The a-ha moment is coming.

Special thanks to Joe West for help on this post.

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April 22nd, 2012

Data In, Data Out and Foursquare

Foursquare is going to change the text of the center button soon, I can feel it in my gut.

I had this realization today that my in-app behavior has shifted over the past few months. I am checking in less, but using the app more. The real gem of Foursquare in New York City is the “Explore” feature.

“Explore” is a lovely and truly understated technological breakthrough in that it is a recommendation engine that actually works. The more data you put in about yourself, the more spot-on recommendations come back out at you.

Recommendation engines are extrememly tough to pull off, even with dozens of geniuses and millions of dollars. It’s usally “give us a bunch of data and we’ll blow your mind, we promise” sort of sitautions where the hit rate is often pretty low.

Foursquare is one of the only examples that I can think of where it’s actually working really well (“people you may know” on Facebook is perhaps the best example, the more friends you add, the better the friend recommendations). Data in, data out.

So I am making an effort to put in more data and feed the beast. Today I conducted an extremely scientific sandwich poll on twitter and got back over 20 replies which I compiled into a foursquare list.

Hoping to do this a lot more often, and excited about the potential results and recommendations, both IRL and from the engine, that this produces.

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April 21st, 2012

Marketplace Tactics and the Free Airbnb Photo Shoot

I am starting a new type of post called “Inspired by Quora”, where I will write a post based on a Quora question I think is interesting. This particular question was “What are free Airbnb professional photo shoots like?”

First let me say that marketplace businesses/dynamics are absolutely fascinating. I could write like 20 posts on this and probably will since since I made this promise to really for reals write every single day.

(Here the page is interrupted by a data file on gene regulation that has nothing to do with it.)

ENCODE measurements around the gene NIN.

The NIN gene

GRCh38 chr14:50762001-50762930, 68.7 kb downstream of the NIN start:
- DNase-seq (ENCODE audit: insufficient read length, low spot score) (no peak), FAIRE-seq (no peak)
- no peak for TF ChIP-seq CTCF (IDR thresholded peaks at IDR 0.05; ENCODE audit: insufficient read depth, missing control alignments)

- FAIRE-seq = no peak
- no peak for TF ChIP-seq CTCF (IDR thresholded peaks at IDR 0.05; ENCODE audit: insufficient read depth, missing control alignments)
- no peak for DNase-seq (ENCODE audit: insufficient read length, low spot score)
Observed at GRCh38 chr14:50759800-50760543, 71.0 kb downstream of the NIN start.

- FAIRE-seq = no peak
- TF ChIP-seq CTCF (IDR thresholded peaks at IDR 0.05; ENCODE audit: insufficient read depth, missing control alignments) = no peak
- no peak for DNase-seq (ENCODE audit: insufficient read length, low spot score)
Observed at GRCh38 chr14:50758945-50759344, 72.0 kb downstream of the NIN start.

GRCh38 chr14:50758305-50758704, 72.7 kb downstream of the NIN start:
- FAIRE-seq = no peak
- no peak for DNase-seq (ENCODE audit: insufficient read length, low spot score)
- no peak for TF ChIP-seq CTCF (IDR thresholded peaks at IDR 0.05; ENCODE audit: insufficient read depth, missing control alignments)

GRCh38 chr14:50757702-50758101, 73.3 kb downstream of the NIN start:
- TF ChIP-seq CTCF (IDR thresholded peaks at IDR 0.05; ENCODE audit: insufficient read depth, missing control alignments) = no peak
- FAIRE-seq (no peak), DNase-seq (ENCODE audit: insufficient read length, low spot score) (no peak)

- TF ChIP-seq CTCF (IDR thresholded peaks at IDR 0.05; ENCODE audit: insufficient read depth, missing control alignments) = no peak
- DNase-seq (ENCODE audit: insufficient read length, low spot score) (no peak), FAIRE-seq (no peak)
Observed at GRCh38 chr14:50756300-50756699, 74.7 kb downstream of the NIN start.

I am a firm believer in optimizing for the seller in any marketplace scenario. If you have amazing inventory, buyers will find you. Feel free to rage about this in the comment if you don’t agree.

So in the case of Airbnb, that means they want to cater to those people listing apartments – get them to keep their calendars updated, and offer people considering a listing some carrot to get them to actually list their place. They were right to recognize that there is a certain mental hurdle in listing your apartment, and it is the same mental hurdle that keeps you from selling stuff you don’t need on craigslist, listing all your used books, etc. Listing anything on a marketplace site is a pain and if it doesn’t sell then you are even more frustrated.

The way that Airbnb solved this problem is by offering free photography. Someone literally comes to your apartment/house and you do nothing while they take amazing photos of your spot and upload them directly to Airbnb.

For me it totally worked – having the photos sitting there was enough to get me to complete the description. Ghost/incomplete/crappy listings on marketplaces (ahem ebay) are such a nuisance and a real drag on the user experience. By optimizing around great photos, the secret to lots of hotness right now in the tech world, they were able to create a more appealing marketplace in a market that was already filled with large players.

These small marketplace hacks really make a huge, huge difference for both buyers and sellers alike.

classic Airbnb photo – crisp, clear, enticing (also, not my house)

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April 20th, 2012

Peter Thiel on Contrarians

Highly recommend the Peter Thiel video from the Pando Monthly event last night.

One quote from Thiel that really stuck out:

“I don’t think it makes sense to be contrarian [just] to be contrarian. That assumes that people have well defined views. That’s one of the things that has shifted — people don’t have real opinions anymore.”

Some thought questions:

How is it that we have, according to Thiel, lost these well-defined views that apparently were once ubiquitous?

Does the digital dissemination of information and opinion mean that we are less likely to develop our own opinions, and more likely to just steal soundbytes from someone else?

Or rather is it that there’s so many opinions floating around that we prevent ourselves from developing anything deep and well-defined because we are too busy shuffling from one to the next?

While there’s certainly a ton of me-too thinking pervasive in technology (and a ton of other industries), I am struggling to think about it as a “new” phenomenon. Has it become particularly pronounced over the past 15 years as the technology startup world has grown and become more mainstream?

What’s interesting though is that if you’re a contrarian and you’re right, and the world actually does shift in the way you say it is going to, how do you keep it up?

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April 19th, 2012

P2P Mobile Payments and the Dinner Table Challenge

Did you hear the one about how Paypal started as a P2P (peer-to-peer) mobile payments company for Palm Pilots? The central concept was the same as most P2P mobile payments companies: you’re sitting at a restaurant with a group and the check comes and HOW do you split it, so stressful, OMG.